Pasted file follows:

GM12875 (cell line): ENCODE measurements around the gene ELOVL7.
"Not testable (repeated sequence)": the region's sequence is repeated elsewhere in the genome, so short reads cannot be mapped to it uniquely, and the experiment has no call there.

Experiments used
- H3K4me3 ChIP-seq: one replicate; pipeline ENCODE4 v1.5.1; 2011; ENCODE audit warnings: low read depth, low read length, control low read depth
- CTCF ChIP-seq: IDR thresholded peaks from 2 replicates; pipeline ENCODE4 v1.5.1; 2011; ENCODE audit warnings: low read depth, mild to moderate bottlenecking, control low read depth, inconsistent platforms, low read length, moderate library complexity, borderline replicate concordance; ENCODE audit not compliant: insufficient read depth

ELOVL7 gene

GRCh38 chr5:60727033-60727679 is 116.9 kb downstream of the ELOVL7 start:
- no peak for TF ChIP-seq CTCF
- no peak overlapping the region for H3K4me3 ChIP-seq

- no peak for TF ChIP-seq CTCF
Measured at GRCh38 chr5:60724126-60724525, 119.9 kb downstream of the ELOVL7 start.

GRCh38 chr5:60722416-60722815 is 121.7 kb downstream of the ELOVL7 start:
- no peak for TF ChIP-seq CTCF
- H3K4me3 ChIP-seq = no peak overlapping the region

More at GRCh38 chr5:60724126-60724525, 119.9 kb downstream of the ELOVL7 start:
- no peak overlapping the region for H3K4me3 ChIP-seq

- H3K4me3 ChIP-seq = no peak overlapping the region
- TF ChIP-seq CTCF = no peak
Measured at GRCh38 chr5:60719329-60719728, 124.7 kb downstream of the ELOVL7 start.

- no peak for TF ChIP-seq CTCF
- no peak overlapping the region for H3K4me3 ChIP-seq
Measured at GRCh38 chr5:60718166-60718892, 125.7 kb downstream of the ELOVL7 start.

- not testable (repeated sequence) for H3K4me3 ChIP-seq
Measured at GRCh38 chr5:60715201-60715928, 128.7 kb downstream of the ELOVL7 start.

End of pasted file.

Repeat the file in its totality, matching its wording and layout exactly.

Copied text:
GM12875 (cell line): ENCODE measurements around the gene ELOVL7.
"Not testable (repeated sequence)": the region's sequence is repeated elsewhere in the genome, so short reads cannot be mapped to it uniquely, and the experiment has no call there.

Experiments used
- H3K4me3 ChIP-seq: one replicate; pipeline ENCODE4 v1.5.1; 2011; ENCODE audit warnings: low read depth, low read length, control low read depth
- CTCF ChIP-seq: IDR thresholded peaks from 2 replicates; pipeline ENCODE4 v1.5.1; 2011; ENCODE audit warnings: low read depth, mild to moderate bottlenecking, control low read depth, inconsistent platforms, low read length, moderate library complexity, borderline replicate concordance; ENCODE audit not compliant: insufficient read depth

ELOVL7 gene

GRCh38 chr5:60727033-60727679 is 116.9 kb downstream of the ELOVL7 start:
- no peak for TF ChIP-seq CTCF
- no peak overlapping the region for H3K4me3 ChIP-seq

- no peak for TF ChIP-seq CTCF
Measured at GRCh38 chr5:60724126-60724525, 119.9 kb downstream of the ELOVL7 start.

GRCh38 chr5:60722416-60722815 is 121.7 kb downstream of the ELOVL7 start:
- no peak for TF ChIP-seq CTCF
- H3K4me3 ChIP-seq = no peak overlapping the region

More at GRCh38 chr5:60724126-60724525, 119.9 kb downstream of the ELOVL7 start:
- no peak overlapping the region for H3K4me3 ChIP-seq

- H3K4me3 ChIP-seq = no peak overlapping the region
- TF ChIP-seq CTCF = no peak
Measured at GRCh38 chr5:60719329-60719728, 124.7 kb downstream of the ELOVL7 start.

- no peak for TF ChIP-seq CTCF
- no peak overlapping the region for H3K4me3 ChIP-seq
Measured at GRCh38 chr5:60718166-60718892, 125.7 kb downstream of the ELOVL7 start.

- not testable (repeated sequence) for H3K4me3 ChIP-seq
Measured at GRCh38 chr5:60715201-60715928, 128.7 kb downstream of the ELOVL7 start.